business news in context, analysis with attitude

Fascinating piece in the Boston Globe illustrating how technology is being used to make certain kinds of food more convenient – and, in the process, drive higher level of sales.

The challenge was this. Chiquita, which traditionally has sold its bananas by the bunch mostly in supermarkets, believed that if it could find a way to stabilize the ripening process, it could sell more single bananas in places like convenience stores, coffee shops, and drugstores.

The Globe reports, “Over the past five years, Chiquita worked with Boston consulting firm GEN3 Partners to figure out how to delay the banana's ripening process. Bananas ripen more rapidly and delicately than many other fruits as bananas interact with carbon dioxide. They can turn from green to yellow with overripe brown spots in just a week. More rugged fruits such as apples and pears ripen much more slowly.

“Typically, green bananas are packaged in temperature-controlled boxes of 58 degrees, which delays ripening. Then they are delivered to supermarkets, where consumers are willing to buy the fruits even if they aren't ready to eat. But green bananas wouldn't appeal to on-the-go consumers at convenience stores or coffee shops. And convenience stores don't have the luxury of daily deliveries to replenish bananas once they start getting brown spots.”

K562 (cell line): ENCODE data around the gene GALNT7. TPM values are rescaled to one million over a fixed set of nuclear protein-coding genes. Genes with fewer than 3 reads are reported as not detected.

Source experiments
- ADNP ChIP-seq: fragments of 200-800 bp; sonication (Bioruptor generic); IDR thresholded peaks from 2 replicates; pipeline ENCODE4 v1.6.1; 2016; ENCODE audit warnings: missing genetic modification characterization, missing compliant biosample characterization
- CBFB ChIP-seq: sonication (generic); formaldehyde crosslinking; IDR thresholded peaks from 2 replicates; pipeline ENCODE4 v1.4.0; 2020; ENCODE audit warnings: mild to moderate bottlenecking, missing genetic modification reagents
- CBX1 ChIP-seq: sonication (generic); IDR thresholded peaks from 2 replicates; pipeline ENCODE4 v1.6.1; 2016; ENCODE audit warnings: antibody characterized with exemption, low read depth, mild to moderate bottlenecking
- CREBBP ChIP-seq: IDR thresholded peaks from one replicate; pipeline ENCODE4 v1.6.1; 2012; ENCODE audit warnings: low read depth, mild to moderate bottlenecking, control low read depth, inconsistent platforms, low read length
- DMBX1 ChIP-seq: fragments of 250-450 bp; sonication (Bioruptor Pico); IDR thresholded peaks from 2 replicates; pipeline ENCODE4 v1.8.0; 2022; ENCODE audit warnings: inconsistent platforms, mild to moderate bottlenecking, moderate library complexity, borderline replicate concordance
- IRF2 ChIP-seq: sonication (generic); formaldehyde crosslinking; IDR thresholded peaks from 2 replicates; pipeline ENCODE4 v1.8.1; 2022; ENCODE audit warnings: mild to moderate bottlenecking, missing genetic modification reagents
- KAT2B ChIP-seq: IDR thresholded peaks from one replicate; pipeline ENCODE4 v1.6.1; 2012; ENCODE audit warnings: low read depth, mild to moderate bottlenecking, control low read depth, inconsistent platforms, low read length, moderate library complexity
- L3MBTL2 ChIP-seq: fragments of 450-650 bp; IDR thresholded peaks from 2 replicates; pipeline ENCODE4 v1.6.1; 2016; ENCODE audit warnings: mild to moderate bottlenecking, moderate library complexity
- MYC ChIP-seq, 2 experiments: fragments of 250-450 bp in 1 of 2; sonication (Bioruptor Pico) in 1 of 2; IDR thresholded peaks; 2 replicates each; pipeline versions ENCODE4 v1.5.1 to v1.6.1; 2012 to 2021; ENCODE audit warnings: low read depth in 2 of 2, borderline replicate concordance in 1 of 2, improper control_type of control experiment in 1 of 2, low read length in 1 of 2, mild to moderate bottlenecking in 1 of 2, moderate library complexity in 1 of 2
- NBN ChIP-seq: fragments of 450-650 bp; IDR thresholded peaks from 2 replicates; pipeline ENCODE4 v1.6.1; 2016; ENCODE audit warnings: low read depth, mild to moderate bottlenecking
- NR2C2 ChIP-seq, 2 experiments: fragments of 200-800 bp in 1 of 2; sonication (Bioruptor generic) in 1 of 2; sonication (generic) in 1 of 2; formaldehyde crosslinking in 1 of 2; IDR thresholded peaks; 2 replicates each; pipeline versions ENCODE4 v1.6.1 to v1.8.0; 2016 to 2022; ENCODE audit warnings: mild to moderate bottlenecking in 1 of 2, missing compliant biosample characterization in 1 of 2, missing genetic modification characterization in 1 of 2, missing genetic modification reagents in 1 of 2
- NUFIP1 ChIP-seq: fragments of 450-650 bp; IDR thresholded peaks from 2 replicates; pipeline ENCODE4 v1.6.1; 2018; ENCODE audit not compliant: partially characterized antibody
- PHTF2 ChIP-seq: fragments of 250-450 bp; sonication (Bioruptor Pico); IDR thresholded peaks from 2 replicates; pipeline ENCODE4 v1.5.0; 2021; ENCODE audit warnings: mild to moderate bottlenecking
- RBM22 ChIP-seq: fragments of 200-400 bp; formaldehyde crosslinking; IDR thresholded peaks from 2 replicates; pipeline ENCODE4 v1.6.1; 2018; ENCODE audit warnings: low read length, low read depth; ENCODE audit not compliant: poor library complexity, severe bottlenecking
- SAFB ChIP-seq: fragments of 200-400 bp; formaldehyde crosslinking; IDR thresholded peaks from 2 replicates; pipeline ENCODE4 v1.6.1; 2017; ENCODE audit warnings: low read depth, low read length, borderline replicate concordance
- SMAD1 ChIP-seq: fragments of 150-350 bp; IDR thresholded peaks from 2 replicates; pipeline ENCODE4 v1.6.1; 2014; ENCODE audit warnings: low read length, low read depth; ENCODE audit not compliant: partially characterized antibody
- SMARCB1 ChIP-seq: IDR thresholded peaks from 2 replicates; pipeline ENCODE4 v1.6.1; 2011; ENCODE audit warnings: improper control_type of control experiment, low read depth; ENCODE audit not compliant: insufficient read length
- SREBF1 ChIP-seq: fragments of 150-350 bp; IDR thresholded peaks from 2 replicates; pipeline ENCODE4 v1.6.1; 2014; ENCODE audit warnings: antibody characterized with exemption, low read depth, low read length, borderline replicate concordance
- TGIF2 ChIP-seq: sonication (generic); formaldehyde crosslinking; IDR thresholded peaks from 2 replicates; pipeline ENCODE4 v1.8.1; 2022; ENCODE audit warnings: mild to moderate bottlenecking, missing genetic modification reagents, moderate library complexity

The companies found that “the pharmaceutical industry had engineered plastics that regulate air flow in boxes and decided to apply that technology to bananas,” and so now, bananas slated for convenience-driven outlets “are laid on top of one another in boxes that are covered with a semi permeable membrane that allows oxygen to pass through but controls the flow of carbon dioxide to delay ripening until the box is opened.”

That’s the scientific process. The bottom line, according to the Globe: “Retailers can sell single Chiquita to Go bananas for about 75 cents each, compared to about 69 cents per pound in the grocery store (there's usually about two bananas in a pound).”
KC's View:
For those of us who actually believe that the banana is indeed the perfect fruit, the idea of a banana that ripens more slowly is heaven.